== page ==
"Who broke this? Mom asks.

Nearest child makes himself scarce. This isn't an admission of guilt, it's just the smart move. Mom's temper is now nearing the boiling point and being in grabbing distance is a sure fire way to get smacked.

"I said, Who broke this?" Mom is getting louder and a little shrill.

"I think it just broke," the bravest of the children, usually the middle child, replies.

"Just broke? This belonged to my grandmother! It's over a hundred years old. It didn't just break!"

"It might, Mom," the brave one argues. "It's old. Things like that just fall apart sometimes."

"No, they don't! This got hit with a baseball! (soccer ball, tennis racket, air gun) It didn't break by itself! Where's your father?"

Dad has, by this time, vacated the premises leaving the children to fend for themselves. Because even though he didn't break it, he knows he's going to take the heat. He hides at his favorite bar until the heat is off.

While Mom is looking for Dad, the kids run to the nearest neighbor's house, all of them denying that they were responsible for the damage. Eventually, Mom sits down and has a good cry, followed by a hot shower and another cry as she bags up the remains and disposes of them. She might never know who broke the precious item, but the children are much more careful—for a time.

Then, one day, the boys forget. The neighbor's son is over and they're tussling in the living room, tackling one another within two feet of another precious object.

Suddenly, a roar from the dining room doorway gets their attention. "What do you think you're doing? Stop that right now!"

"We weren't doing anything," the guilty parties say in unison.

The neighbor child, thinking that the Wrath of God is about to descend, tries to leave. Mom holds them spellbound with her voice.

"If you every do that in my house again, I will personally break you in half! Get out! Get—OUT!"
With a bunch of mumbled, "It wasn't my faults" and "It's not mes", she herds the children out the door to wrestle in the front yard. After all, they can't break anything but themselves out there. Once more content, Mom puts up her feet, sips her latte, knowing her work defending priceless objects is done—at least for now.

Dellani Oakes is a sometimes angry author who hates broken objects nearly as much as earthquakes and hurricanes.

Saturday, June 01, 2013

If Music Be the Food of Love

My Son's Shobro Guitar

Music
Fun in Writing June 3, 2009
"If music be the food of love, play on!" ~Shakespeare

Ever hear a song that makes you cry? Or maybe one that makes you jump for joy, whistle happily in the shower or hum on your way to the grocery store? Music in one form or another surrounds us daily. Often, we don't even notice it unless it isn't to our liking. The muzak they play in elevators or on hold springs to mind.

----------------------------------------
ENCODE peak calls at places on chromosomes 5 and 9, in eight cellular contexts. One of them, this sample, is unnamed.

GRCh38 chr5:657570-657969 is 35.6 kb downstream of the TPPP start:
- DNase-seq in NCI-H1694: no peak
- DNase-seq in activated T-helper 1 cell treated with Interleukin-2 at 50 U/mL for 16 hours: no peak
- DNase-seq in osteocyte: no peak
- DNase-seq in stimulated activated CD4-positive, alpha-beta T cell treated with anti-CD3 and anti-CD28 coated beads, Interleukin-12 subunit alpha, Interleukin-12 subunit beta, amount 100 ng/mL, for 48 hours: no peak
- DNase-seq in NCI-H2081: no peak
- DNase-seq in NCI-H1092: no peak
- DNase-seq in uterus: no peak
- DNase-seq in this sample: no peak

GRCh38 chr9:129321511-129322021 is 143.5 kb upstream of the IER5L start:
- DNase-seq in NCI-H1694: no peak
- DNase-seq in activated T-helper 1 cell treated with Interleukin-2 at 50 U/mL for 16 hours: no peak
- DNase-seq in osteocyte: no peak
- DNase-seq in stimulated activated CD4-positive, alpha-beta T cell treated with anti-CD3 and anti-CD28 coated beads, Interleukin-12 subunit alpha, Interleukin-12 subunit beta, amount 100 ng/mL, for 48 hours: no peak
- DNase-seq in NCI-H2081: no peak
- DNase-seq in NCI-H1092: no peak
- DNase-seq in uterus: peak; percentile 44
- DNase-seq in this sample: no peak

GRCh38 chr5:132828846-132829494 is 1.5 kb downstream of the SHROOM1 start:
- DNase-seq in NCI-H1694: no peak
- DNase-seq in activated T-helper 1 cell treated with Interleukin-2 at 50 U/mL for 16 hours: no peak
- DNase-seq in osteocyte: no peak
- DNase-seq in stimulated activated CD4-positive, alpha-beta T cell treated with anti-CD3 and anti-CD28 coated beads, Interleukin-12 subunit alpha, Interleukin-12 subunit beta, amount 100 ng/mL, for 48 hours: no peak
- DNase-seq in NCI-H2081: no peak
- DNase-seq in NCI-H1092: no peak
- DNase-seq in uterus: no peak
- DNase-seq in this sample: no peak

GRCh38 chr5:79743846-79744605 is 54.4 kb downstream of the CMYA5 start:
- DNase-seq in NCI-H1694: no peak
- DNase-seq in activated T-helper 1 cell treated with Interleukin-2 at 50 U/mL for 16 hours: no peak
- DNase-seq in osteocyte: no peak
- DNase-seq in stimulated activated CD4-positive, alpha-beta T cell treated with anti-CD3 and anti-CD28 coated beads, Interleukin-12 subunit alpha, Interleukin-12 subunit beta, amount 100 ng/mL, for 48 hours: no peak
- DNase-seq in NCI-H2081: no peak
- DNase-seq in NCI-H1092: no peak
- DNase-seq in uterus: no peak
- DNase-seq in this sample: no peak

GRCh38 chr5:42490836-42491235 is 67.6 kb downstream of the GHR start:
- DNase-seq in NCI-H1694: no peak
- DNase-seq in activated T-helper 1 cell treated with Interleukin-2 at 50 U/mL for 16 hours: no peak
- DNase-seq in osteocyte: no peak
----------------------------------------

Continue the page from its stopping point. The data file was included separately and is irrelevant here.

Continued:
Sometimes, if the music isn't to our liking, or is a little too loud, it's like an assault on the eardrums. How often have you had a car pass you in a parking lot with the bass thumping uncomfortably? I was in the Winn-Dixie one day when the windows started to shake. I thought a space shuttle was going up. Instead, I saw a car passing with huge speakers in the rear window, turned up so loudly, it made the windows vibrate.

When I work or drive, I have music playing. The only time I'm not listening to something is when I'm asleep. Partly this is because I want to put a barrier between me and my boys (or husband) making noise while I try to write. I also do it because I have a continuous ringing in my ears. The music provides a damper. The main reason I always have music playing is because it is as much a part of me as breathing. I have to have music to live.

For some people, that's probably hard to believe. Music isn't that big a deal for them. They can take it or leave it alone. Honestly, I don't understand that attitude anymore than they understand mine. Or people who like only one kind of music and won't listen to anything else. I've had friends who listened only to country or never wanted anything but heavy metal. Strange people! I like everything from classical to industrial heavy metal. The only thing I won't listen to much is rap, but there are a few songs I can tolerate, even like. Mostly, I'm a child of the 70's, loving my classic rock. I'm also a product of the 80's heavy metal crowd. Don't be surprised if I'm listening to Metallica in my car along with Tchaikovsky or Jimi Hendrix. I listen to it all.

What's my favorite band? I can't give you a definitive answer to save my life. I don't have a favorite song, but I do have some I like more than others. My play list is so long, I could listen to it for over three days before it ran out. It's divided into sections, softer songs, heavier songs, instrumentals, jazz, rock, metal.... Depending on my mood depends upon which section I listen to. Right now, it's a mix of mellow rock with some instrumental guitar rock for flavor.

Later, it will probably be German industrial metal. Or maybe funk metal, post grunge or alt/ punk. I might even throw in some hard rock and heavy metal. What's the difference between black metal, heavy metal, industrial metal, thrash metal, death metal and glam metal? Mostly the amount of screaming and hair swinging.

Dellani's books are available at all on-line retailers. For easy access, check out the publishers: Second Wind Publishing and Tirgearr Publishing



Christmas and a Vampire - Part 10

Rafaela woke with a start, a scream forming on her lips. She looked around the darkened room and saw no sign of Dirk. She had expected th...